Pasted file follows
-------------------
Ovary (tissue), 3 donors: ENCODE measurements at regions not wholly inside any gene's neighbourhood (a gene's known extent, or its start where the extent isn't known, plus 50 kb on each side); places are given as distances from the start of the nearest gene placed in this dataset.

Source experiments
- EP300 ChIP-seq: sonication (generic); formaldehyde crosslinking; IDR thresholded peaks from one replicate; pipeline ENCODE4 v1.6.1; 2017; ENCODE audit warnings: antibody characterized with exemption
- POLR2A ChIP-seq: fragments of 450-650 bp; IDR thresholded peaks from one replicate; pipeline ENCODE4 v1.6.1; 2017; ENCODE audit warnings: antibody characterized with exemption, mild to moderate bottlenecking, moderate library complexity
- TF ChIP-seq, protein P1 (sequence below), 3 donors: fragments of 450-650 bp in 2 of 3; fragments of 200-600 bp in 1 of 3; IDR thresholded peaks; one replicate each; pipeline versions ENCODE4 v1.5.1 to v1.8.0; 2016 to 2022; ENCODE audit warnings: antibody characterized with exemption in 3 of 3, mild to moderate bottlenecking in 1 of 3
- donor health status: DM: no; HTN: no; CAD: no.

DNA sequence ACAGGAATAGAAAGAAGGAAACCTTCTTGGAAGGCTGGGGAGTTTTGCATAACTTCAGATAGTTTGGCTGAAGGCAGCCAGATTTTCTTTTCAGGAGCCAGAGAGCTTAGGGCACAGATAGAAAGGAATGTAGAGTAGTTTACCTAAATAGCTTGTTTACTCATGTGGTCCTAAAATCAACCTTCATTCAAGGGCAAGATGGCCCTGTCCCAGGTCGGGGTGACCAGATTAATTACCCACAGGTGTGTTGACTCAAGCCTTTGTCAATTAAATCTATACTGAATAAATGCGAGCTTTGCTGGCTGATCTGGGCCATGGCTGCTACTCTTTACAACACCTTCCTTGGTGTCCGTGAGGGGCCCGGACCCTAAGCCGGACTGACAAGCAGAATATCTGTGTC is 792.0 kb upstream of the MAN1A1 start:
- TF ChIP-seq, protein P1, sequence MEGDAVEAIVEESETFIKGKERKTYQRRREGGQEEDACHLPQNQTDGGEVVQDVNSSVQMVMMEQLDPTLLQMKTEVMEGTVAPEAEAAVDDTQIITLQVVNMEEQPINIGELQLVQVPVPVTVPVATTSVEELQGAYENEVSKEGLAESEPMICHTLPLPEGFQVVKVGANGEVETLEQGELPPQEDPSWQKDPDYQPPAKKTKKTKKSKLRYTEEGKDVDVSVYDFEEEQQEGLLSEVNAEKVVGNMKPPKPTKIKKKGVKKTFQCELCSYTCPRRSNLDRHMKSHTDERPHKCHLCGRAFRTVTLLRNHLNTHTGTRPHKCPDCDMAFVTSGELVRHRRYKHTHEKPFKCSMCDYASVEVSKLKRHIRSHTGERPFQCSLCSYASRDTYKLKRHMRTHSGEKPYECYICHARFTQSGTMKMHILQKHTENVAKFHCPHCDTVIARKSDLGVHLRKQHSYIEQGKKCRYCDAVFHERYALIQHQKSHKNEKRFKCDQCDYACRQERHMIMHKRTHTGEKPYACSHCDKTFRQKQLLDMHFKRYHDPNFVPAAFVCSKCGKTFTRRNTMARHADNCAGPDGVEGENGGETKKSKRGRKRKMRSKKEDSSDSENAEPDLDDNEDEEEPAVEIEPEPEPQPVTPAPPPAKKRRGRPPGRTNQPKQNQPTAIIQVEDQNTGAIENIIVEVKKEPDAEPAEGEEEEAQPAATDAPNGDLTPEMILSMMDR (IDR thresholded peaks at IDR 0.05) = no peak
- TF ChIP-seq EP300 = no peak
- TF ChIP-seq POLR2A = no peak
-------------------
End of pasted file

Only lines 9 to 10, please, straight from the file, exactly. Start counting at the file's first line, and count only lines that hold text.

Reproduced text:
- TF ChIP-seq EP300 = no peak
- TF ChIP-seq POLR2A = no peak